The Role of Parents on the Internet
With such online perils, tried and true parenting skills, such as letting children know you love them and setting clear, consistent guidelines, may be more important than ever. “Parents should be proactive and fold the Internet into engaged parental activity,” says Anne Collier, executive director of Net Family News Inc. Collier advises parents to talk to their kids regularly about their online activities: what sites they visit most often and if they ever see things that make them uneasy.
Parents can also use the Internet to help kids develop critical thinking skills. “There’s a difference between credible, reliable sources and those that aren’t,” says Magid. You may illustrate this point by sitting down with your child to compare drug information on a variety of sites. If your child pulls up a pro-drug site, have her compare the information to clubdrugs.gov, hosted by the National Institute on Drug Abuse, and www.drugfree.org, hosted by the Partnership at Drugfreee.org.
'Friend' Your Teen on Social Media
Lack of experience does not have to stop you. If your teen knows more than you do, and most teens do these days, you have a social media expert in your home. Ask him to show you the social networking ropes. If you do not have an account, ask your teen to help you set one up, preferably on the same network he frequents.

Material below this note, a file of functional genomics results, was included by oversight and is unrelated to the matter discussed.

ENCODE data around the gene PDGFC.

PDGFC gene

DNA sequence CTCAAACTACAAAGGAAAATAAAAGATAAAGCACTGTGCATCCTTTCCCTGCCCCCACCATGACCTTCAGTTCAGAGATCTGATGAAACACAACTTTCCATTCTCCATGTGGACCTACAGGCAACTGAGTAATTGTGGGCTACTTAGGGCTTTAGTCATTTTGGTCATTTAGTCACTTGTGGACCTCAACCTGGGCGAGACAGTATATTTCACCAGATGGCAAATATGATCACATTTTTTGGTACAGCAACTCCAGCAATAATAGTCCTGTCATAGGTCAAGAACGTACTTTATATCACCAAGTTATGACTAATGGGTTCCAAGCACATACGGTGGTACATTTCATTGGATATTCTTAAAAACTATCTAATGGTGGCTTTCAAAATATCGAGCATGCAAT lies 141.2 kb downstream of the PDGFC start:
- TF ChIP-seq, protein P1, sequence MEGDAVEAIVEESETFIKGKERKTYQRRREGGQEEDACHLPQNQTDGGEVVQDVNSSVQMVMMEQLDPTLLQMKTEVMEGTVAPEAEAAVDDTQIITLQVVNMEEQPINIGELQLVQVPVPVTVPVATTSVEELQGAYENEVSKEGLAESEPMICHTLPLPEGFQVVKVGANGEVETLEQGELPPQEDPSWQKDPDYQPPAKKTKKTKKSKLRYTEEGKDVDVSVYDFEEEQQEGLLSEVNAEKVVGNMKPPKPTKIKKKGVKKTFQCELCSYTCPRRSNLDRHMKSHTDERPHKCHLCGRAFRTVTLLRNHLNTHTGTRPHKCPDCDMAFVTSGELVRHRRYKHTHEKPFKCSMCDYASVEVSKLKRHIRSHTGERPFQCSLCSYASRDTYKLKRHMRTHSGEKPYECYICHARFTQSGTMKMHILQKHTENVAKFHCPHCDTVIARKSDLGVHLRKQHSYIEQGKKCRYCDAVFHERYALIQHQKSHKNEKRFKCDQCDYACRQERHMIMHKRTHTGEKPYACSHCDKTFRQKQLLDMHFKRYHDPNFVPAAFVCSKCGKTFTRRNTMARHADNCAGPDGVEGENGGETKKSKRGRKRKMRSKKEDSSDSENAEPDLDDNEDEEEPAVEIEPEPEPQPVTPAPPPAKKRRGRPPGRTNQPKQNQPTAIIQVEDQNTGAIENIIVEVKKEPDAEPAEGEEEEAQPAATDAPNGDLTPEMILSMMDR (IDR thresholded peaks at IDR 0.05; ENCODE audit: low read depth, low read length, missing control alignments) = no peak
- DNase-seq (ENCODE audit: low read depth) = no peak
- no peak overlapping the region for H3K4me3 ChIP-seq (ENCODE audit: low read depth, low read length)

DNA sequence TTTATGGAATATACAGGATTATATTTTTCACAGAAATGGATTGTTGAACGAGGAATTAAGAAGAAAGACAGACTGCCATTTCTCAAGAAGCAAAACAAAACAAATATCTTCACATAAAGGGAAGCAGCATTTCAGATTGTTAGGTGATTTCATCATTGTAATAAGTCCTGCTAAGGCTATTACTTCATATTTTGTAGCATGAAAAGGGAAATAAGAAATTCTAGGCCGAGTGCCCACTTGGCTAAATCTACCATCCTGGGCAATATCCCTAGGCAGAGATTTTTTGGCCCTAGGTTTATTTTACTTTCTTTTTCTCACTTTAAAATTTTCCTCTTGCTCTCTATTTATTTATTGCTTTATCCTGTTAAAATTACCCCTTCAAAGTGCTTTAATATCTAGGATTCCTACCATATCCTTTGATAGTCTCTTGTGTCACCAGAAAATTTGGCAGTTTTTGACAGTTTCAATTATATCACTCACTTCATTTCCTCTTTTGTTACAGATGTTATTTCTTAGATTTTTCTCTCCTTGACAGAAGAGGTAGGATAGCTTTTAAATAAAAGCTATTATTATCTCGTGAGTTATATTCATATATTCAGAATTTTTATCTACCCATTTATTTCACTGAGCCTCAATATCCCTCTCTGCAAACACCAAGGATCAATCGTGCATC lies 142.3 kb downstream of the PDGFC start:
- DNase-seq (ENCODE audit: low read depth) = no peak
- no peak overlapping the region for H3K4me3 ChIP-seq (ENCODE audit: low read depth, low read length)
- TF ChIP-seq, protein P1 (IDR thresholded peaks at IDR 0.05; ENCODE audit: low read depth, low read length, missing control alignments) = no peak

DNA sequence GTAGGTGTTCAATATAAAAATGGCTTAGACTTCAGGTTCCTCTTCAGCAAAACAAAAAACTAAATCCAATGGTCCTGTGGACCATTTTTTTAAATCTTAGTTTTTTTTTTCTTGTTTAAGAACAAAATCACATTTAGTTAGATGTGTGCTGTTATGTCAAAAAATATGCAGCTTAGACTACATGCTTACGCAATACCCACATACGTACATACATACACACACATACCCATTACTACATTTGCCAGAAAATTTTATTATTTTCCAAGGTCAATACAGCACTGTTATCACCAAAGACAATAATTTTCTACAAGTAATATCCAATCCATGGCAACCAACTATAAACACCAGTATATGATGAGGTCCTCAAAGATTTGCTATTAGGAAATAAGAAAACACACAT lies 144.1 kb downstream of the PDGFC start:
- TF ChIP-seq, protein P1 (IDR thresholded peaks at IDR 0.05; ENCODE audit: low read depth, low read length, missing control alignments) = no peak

According to a recent survey, in households where both kids and parents have a Facebook account, one-third of parents got help from their kids in setting up their accounts. The vast majority (86%) of these parents are Facebook friends with their kids. Being your teen’s friend provides a window into what she and her friends are saying on her profile page. Some parents go a step further and have their teens give them their usernames and passwords. Given that 60% of teens report setting up controls to block certain content from their parent’s view, logging on as your child may give you a more complete picture.
Consider the Pros and Cons of Online Monitoring
Browser histories provide a record of the sites visited on that computer. Whether or not you monitor your teen’s browser history comes down to personal choice. Rodolico, who works with teen addicts, advises parents to “go ahead and monitor, as long as you monitor all of your kids’ activities, not just one.”
Meanwhile, Collier and Magid, who work with parents of non-addicted teens, warn of the pitfalls of online monitoring. “If you find something suspicious, you’ll need to talk to your child about it,” says Collier. If you’ve been monitoring your teen’s online history without her knowing, the discussion will likely go off topic. “It will turn into a conversation about trust, with your child feeling like you don’t trust her, and she can’t trust you.”
All three experts agree that kids can and do find workarounds to their parent’s investigative efforts. For instance, kids can easily clear a browser’s history, or even remove certain sites and leave others. Parents should therefore not get a false sense of security if their monitoring efforts turn up a squeaky clean slate. Monitoring your teen's online activities is a poor substitute for parent-child communications.